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Searsburg turbine blade flies off the handle

SEARSBURG — Most of the wind turbines are spinning in the breeze but one tower stands still, like an injured teammate on the sideline with a broken arm.

The severe storm that darkened the lights in thousands of homes across the state on Friday also broke one of the electricity generating wind towers in Searsburg.

One of the southern-most turbines now stands motionless, with only two and a half black blades, instead of three. The broken blade was destroyed by lightning during Friday's storm, said Dorothy Schnure, spokeswoman for Green Mountain Power.

Schnure did not know how far from the tower the section of the 63-foot blade fell. The area surrounding the wind facility is wooded.

Green Mountain Power owns the 11 wind towers lining the Searsburg ridgeline. The broken turbine sits at the highest elevation, about 2,900 feet.

The broken turbine is one of four that produce 20 to 30 percent more energy than the other seven turbines.

The facility has been in operation since 1997. Since that time lightning has destroyed at least one other blade, said Schnure.

"That's one of the risks with wind power, especially at the higher elevations. Though the blades do not conduct (electricity), but the towers do," said Schnure on Monday.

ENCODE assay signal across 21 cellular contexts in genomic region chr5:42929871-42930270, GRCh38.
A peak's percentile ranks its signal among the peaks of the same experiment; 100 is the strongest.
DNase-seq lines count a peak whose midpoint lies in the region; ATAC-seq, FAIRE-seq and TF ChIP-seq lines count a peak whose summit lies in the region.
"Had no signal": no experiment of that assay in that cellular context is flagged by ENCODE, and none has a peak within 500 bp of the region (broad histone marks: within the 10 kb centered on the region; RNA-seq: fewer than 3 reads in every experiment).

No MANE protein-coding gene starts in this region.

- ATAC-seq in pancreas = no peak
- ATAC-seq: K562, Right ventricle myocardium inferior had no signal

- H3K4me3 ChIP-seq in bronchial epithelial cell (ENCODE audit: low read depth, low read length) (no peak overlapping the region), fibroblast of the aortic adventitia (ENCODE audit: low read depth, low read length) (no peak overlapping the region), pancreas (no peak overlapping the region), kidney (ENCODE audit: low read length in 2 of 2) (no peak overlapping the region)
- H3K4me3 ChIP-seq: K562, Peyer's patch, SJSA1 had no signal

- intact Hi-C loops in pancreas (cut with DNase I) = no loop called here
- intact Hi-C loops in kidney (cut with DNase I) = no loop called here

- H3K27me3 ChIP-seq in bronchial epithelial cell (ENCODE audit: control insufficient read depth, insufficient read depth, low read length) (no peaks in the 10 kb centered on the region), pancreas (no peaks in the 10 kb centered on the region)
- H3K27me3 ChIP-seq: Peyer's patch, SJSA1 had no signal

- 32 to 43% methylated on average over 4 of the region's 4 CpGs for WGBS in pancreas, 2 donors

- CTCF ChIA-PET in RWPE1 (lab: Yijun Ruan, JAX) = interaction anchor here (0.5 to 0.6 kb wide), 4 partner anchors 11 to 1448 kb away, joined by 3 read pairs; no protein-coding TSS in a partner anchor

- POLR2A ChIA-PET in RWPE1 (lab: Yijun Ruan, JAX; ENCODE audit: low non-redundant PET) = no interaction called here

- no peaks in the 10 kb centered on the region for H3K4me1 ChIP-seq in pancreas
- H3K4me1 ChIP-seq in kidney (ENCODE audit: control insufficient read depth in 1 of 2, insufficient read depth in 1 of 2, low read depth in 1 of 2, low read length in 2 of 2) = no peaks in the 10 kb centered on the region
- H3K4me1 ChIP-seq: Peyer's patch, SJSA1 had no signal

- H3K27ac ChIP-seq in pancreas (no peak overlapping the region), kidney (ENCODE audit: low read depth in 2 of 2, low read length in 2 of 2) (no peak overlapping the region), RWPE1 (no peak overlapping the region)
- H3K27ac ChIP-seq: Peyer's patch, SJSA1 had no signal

To protect against lightning the Searsburg turbines and substation are grounded with over a mile of buried copper cable and matting,... more [truncated due to possible copyright]  
The severe storm that darkened the lights in thousands of homes across the state on Friday also broke one of the electricity generating wind towers in Searsburg.

One of the southern-most turbines now stands motionless, with only two and a half black blades, instead of three. The broken blade was destroyed by lightning during Friday's storm, said Dorothy Schnure, spokeswoman for Green Mountain Power.

Schnure did not know how far from the tower the section of the 63-foot blade fell. The area surrounding the wind facility is wooded.

Green Mountain Power owns the 11 wind towers lining the Searsburg ridgeline. The broken turbine sits at the highest elevation, about 2,900 feet.

The broken turbine is one of four that produce 20 to 30 percent more energy than the other seven turbines.

The facility has been in operation since 1997. Since that time lightning has destroyed at least one other blade, said Schnure.

"That's one of the risks with wind power, especially at the higher elevations. Though the blades do not conduct (electricity), but the towers do," said Schnure on Monday.

To protect against lightning the Searsburg turbines and substation are grounded with over a mile of buried copper cable and matting, according to a Green Mountain Power newsletter.

Replacement blades are already on site, but the turbine must be replaced when there is no wind. The turbine may remain inoperable for a week to a couple months while equipment and working conditions are secured, said Schnure.

The replacement blade costs about $80,000.

The cost of labor to replace it has yet to be determined, said Schnure.

Source: http://www.benningtonbanner...

FEB 21 2006
http://www.windaction.org/posts/1386-searsburg-turbine-blade-flies-off-the-handle
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